The materiality of Early Modern ensemble music making

Wistreich, R. (2022) The materiality of Early Modern ensemble music making. In: Royal Musical Association Annual Conference, 7-10 September 2022, Durham. (Unpublished)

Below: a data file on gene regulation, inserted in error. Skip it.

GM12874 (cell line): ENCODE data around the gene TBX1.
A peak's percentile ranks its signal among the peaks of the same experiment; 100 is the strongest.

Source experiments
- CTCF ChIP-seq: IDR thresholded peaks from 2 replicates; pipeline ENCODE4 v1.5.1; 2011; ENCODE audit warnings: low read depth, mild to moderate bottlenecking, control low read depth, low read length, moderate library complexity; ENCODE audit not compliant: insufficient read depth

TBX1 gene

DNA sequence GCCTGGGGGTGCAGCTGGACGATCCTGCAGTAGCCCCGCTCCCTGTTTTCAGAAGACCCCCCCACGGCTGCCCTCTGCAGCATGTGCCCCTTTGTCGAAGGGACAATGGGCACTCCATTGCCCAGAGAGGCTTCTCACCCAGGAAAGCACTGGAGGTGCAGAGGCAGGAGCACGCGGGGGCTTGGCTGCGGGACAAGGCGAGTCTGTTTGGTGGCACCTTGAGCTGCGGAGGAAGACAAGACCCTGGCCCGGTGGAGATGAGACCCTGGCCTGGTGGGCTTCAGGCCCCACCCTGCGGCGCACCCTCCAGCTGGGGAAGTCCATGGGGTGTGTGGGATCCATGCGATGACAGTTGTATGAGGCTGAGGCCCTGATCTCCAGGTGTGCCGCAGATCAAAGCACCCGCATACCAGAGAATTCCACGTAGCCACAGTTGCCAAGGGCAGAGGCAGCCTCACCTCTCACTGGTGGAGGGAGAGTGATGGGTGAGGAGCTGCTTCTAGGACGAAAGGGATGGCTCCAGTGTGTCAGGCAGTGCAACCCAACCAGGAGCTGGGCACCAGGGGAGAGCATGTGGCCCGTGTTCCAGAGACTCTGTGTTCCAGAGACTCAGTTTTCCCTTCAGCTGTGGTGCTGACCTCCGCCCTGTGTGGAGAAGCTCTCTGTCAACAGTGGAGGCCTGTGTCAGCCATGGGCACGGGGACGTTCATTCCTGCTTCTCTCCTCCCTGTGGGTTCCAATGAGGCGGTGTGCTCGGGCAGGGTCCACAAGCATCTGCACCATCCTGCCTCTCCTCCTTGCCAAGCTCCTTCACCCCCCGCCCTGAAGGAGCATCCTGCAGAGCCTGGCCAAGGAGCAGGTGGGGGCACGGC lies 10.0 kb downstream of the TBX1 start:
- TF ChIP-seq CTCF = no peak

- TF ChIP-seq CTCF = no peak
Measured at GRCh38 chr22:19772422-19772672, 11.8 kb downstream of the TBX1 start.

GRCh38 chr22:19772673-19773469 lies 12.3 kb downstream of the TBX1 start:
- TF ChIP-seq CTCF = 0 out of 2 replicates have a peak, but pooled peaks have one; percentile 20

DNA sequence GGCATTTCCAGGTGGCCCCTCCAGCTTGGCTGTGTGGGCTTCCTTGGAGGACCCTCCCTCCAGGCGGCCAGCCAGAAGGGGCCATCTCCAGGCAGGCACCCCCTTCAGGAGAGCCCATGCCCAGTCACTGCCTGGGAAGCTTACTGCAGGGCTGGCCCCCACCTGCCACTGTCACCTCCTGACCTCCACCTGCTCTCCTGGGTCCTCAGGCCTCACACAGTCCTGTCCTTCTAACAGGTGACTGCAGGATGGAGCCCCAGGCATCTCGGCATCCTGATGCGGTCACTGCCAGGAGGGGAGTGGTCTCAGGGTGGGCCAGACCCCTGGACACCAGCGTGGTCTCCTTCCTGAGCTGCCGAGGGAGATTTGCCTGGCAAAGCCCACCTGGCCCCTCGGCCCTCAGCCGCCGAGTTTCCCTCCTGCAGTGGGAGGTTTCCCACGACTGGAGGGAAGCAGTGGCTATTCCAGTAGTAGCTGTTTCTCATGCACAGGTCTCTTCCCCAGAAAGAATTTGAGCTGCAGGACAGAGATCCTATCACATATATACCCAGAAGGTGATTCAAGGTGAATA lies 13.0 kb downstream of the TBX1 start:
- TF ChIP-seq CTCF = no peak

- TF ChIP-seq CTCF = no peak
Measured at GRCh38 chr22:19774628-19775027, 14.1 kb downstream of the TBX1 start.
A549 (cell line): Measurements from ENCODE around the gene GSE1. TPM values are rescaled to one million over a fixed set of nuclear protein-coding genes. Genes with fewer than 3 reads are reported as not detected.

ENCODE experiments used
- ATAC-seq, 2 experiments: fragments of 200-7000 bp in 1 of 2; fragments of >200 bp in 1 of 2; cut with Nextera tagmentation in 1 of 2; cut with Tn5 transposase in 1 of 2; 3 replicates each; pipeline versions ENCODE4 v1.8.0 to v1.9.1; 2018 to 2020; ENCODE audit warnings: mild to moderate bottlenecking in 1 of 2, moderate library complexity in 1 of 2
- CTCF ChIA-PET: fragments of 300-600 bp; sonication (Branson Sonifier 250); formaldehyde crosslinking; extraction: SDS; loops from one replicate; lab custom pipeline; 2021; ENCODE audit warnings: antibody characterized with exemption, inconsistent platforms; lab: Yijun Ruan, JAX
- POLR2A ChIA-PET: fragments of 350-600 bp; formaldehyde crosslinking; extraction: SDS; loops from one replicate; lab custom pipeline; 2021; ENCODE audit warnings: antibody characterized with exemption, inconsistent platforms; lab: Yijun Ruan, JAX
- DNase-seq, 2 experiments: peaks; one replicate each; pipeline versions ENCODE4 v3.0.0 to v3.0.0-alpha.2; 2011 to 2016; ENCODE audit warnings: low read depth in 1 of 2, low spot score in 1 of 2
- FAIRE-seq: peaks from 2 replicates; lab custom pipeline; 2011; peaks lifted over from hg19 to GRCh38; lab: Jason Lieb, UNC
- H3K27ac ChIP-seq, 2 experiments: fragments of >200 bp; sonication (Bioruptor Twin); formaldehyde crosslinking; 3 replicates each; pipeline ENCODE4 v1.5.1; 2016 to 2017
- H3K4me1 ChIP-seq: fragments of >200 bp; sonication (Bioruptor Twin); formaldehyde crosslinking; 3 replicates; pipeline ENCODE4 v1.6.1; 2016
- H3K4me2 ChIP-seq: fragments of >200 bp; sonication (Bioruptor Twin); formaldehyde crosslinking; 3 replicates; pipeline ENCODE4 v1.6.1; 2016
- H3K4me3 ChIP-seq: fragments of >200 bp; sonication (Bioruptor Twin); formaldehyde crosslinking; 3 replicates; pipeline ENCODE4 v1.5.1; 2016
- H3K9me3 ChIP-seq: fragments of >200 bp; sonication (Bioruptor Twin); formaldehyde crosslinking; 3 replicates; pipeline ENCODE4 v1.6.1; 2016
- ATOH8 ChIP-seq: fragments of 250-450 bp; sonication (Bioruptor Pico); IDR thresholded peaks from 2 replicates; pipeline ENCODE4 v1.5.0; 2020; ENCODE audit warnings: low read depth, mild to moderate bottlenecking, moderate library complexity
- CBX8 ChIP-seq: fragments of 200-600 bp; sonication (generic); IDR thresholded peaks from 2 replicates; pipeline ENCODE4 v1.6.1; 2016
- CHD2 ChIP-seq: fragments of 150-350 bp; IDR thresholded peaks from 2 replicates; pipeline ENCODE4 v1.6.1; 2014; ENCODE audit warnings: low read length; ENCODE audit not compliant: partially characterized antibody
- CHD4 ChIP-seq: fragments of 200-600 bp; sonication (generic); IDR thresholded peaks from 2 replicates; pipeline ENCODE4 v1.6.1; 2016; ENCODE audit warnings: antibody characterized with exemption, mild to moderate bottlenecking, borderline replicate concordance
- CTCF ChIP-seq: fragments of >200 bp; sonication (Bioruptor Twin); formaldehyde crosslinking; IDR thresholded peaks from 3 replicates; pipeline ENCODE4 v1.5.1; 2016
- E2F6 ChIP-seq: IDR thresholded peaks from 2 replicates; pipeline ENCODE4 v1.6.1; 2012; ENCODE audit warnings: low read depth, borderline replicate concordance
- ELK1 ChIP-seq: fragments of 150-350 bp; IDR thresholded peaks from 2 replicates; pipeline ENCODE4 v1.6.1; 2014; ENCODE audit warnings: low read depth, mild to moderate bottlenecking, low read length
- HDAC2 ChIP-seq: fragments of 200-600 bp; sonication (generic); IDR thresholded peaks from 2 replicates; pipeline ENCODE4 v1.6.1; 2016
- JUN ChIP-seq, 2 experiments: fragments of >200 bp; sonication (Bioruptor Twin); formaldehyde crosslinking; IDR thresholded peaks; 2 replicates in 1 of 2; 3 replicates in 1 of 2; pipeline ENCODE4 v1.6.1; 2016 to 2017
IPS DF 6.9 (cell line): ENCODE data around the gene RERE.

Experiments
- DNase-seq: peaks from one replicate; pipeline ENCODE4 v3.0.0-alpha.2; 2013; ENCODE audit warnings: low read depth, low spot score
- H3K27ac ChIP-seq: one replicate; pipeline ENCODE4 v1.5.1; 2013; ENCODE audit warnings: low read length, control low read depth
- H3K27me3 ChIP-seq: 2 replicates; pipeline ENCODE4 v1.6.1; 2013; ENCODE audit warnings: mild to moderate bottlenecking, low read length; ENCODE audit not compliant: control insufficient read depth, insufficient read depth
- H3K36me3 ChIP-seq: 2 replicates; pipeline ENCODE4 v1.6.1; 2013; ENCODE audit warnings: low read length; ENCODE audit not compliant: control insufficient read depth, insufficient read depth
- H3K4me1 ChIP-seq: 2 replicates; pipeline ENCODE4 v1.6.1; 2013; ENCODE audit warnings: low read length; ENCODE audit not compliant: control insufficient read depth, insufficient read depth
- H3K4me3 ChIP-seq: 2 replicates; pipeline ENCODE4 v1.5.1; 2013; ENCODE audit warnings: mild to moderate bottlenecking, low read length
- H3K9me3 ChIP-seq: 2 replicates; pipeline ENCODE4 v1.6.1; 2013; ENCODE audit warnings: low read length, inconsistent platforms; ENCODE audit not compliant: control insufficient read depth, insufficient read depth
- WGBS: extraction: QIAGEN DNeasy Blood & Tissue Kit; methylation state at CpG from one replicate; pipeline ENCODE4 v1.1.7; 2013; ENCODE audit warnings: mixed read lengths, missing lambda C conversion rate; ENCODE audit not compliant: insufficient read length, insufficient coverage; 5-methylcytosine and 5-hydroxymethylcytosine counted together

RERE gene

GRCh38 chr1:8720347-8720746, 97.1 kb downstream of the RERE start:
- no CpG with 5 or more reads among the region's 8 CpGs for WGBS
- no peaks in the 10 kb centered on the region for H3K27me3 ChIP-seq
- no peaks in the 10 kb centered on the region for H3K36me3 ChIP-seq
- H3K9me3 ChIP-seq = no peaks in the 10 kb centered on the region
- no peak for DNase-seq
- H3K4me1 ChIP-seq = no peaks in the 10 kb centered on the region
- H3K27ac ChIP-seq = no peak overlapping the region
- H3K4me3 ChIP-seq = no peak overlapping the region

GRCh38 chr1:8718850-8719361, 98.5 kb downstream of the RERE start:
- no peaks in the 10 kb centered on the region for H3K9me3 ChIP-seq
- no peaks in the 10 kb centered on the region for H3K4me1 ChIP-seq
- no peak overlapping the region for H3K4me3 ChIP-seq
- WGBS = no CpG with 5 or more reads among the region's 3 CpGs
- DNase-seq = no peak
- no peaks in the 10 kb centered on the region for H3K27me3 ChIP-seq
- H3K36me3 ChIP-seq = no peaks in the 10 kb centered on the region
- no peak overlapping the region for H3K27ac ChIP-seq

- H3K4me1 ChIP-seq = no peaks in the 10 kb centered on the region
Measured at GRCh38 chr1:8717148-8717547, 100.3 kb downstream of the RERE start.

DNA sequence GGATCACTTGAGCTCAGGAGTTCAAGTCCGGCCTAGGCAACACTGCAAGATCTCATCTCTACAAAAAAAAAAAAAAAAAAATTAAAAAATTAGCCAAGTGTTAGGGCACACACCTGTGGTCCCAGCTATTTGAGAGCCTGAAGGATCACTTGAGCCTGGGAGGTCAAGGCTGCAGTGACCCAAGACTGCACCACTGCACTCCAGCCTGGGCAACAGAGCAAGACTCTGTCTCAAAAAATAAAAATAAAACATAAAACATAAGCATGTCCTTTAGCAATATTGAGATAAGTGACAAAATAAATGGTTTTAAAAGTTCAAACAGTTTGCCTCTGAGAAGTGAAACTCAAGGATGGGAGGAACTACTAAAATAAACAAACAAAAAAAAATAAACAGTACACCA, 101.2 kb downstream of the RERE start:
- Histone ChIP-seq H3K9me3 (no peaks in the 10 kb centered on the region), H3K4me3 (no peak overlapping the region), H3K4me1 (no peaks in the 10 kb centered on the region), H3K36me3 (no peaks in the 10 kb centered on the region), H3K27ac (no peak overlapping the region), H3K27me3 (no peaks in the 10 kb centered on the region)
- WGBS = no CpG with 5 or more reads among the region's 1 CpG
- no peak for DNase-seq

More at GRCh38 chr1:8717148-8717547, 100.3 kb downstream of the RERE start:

At one point in the iconic ‘Artusi-Monteverdi Controversy’ – a ‘dialogue of the deaf’ between music theorist and composer conducted in print around 1600 – Artusi argues that however well performers of a madrigal might nuance ‘illegal’ dissonances “with the greatest discretion and judgement”, they “always are and always will be grating, crude, harsh and insupportable to the ear. And when this song is taken from the hands of these singers, it will inevitably still be insupportable and will remain thus.” Artusi’s throwaway remark about the song being ‘taken from the hands’ of the singers once their performance is finished is an arresting image of a literal separation between the notated ‘material’ and its anonymous executors, who, as it were, leave the part books behind on the table and exit the room. Evoking Roger Chartier’s dictum that “Reading is not uniquely an abstract operation of the intellect: it brings the body into play, it is inscribed in a space and a relationship with oneself and with others” we might extrapolate this and say that performances of notated ensemble music are, in fact, collective ‘readings aloud’ of a particularly spectacular and physiologically dynamic variety, involving what the New Materialist, Jane Bennett, describes as “assemblages … ad hoc groupings of diverse elements, of vibrant materials of all sorts”, that include both human bodies, inanimate objects and the actions and forces that connect them. This paper will present a range of evidence of early modern collective music-making, focussed on reconstituting both the physical, and the relational materialities that they bring into play.

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